TALLAHASSEE, Fla. — Tallahassee has been Florida's capital city since before statehood, but new legislation calls for a study of moving the Capitol building and the Florida Supreme Court to "a location in Central Florida."

Here's five questions posed and answered regarding the move, including how Tallahassee got to be the state capitol in the first place.

1) Why has the legislation been filed?

The bill, SB 112, is the brainchild of Sen. Kevin Rader (D-Boca Raton), one of scores of lawmakers forced to travel hundreds of miles to attend legislative sessions and interim committee meetings in the state's remote capital city.

For them, a more centralized Capitol would ease what is now a lengthy and sometimes quite costly commute.

2) What would the proposed study entail?

The study would survey the costs involved in moving the Capitol and Supreme Court to Central Florida, including the price tag associated with the construction of a new Capitol building.

It would also size up any economic consequences for Tallahassee, where the workforce is dominated by state employees and contractors.

3) Why was Tallahassee chosen as the state capital, anyway?

When Florida formed a territorial government in the early 1820s, the population centers were Pensacola and St. Augustine.

Legislative sessions were initially held in both cities, with each alternating as host from one year to the next. Because they bookended a Panhandle hundreds of miles in length and travel from one city to the other was a treacherous journey that took weeks, a decision was made to select a location between the two as the territory's singular capital.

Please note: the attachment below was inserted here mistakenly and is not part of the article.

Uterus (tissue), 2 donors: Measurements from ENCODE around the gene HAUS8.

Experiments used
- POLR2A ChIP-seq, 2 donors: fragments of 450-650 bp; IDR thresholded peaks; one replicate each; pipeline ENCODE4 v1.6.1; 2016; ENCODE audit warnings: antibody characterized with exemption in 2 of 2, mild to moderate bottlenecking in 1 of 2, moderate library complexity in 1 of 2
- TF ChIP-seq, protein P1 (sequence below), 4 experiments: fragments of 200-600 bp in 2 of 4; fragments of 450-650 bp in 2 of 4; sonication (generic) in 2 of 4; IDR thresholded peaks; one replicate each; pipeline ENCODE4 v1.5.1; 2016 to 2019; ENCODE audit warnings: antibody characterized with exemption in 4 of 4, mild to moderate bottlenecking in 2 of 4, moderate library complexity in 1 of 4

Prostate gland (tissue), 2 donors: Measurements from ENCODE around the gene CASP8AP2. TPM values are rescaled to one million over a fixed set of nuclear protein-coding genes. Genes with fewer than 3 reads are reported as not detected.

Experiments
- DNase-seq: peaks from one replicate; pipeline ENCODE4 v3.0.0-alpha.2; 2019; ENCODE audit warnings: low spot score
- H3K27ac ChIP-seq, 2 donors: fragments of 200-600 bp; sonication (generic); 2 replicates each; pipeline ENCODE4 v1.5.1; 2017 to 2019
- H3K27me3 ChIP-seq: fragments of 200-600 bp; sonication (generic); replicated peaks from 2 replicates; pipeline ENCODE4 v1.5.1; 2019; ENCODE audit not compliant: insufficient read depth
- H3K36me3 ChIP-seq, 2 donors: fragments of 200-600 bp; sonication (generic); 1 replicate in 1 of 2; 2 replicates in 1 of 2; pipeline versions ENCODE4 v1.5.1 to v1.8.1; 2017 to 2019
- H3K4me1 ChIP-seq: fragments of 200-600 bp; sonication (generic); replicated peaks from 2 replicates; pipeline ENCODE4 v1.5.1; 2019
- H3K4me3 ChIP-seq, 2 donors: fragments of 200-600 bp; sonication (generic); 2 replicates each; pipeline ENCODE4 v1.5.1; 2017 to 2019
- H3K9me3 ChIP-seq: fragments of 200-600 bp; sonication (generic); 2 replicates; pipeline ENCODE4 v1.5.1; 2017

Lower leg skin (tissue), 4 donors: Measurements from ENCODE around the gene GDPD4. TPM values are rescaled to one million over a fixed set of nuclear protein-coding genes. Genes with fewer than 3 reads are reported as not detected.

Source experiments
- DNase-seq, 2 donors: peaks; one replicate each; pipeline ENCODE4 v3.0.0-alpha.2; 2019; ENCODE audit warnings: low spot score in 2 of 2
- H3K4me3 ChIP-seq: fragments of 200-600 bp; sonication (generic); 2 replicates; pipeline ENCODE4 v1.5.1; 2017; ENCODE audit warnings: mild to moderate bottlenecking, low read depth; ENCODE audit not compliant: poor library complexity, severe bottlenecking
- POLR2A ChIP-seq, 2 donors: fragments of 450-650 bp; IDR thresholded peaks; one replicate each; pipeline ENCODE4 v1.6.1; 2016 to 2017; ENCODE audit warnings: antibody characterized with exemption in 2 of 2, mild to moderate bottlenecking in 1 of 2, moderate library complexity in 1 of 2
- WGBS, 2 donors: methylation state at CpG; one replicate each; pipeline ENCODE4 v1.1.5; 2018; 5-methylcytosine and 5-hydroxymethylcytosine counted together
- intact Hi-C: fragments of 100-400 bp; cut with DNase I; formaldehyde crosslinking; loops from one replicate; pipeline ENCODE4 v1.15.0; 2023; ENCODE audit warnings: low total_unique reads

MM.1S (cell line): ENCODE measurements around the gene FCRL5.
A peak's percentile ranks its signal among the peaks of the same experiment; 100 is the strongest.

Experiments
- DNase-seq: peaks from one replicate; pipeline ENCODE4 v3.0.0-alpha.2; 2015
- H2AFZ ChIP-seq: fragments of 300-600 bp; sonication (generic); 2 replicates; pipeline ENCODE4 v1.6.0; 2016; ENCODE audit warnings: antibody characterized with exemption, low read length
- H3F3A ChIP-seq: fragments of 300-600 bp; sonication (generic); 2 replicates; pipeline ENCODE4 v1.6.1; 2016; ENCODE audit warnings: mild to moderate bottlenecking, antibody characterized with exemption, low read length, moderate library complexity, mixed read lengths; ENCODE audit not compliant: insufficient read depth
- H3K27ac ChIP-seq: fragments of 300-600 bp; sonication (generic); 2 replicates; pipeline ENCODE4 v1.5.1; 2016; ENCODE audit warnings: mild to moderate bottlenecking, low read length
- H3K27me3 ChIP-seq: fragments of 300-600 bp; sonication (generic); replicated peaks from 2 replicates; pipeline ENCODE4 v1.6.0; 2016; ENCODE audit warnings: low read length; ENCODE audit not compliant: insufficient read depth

In 1824, Tallahassee was selected as that place.

4) Why was a new Capitol building built in the 1970s?

Despite the inexorable southward march of Florida's population center in the 20th century, there was little interest in moving the state capital southward, as well.

In fact, in the mid-1970s, construction of a new, contemporary Capitol building was completed. The project was made possible by the influence of the 'Pork Chop Gang', a group of powerful Panhandle politicians who controlled state government at that time.

5) Is this the first time moving the Capitol has been proposed?

No. Legislation was filed last legislative session to study moving the Capitol to Orlando (versus the more germane "Central Florida" in the new bill). Furthermore, during a debate over building the new Capitol in the 1970s, Sen. Lee Weissenborn of Miami-Dade County pushed to relocate the Capitol to Orlando.

He lost his fight, but won a consolation prize: a tongue-in-cheek plaque near the new Capitol's first floor elevator bank saluting his "valiant" effort as "the prime motivation for construction of this building."